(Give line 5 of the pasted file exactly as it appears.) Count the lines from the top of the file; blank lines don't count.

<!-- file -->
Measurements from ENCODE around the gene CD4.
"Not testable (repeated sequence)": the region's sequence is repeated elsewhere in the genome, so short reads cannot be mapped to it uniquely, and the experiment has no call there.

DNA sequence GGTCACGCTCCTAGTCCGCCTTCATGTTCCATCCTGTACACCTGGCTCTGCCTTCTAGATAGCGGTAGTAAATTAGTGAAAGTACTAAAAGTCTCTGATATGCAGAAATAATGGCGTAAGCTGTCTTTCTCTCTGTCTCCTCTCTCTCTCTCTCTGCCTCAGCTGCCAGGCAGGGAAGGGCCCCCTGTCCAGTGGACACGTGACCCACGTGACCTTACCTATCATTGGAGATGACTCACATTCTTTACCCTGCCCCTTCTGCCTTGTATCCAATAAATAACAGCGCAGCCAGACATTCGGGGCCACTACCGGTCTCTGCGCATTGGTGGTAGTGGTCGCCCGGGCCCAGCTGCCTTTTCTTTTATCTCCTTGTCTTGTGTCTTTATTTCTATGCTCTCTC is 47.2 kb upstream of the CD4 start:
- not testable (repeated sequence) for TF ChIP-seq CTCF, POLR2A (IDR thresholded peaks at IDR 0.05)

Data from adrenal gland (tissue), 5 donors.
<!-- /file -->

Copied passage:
Data from adrenal gland (tissue), 5 donors.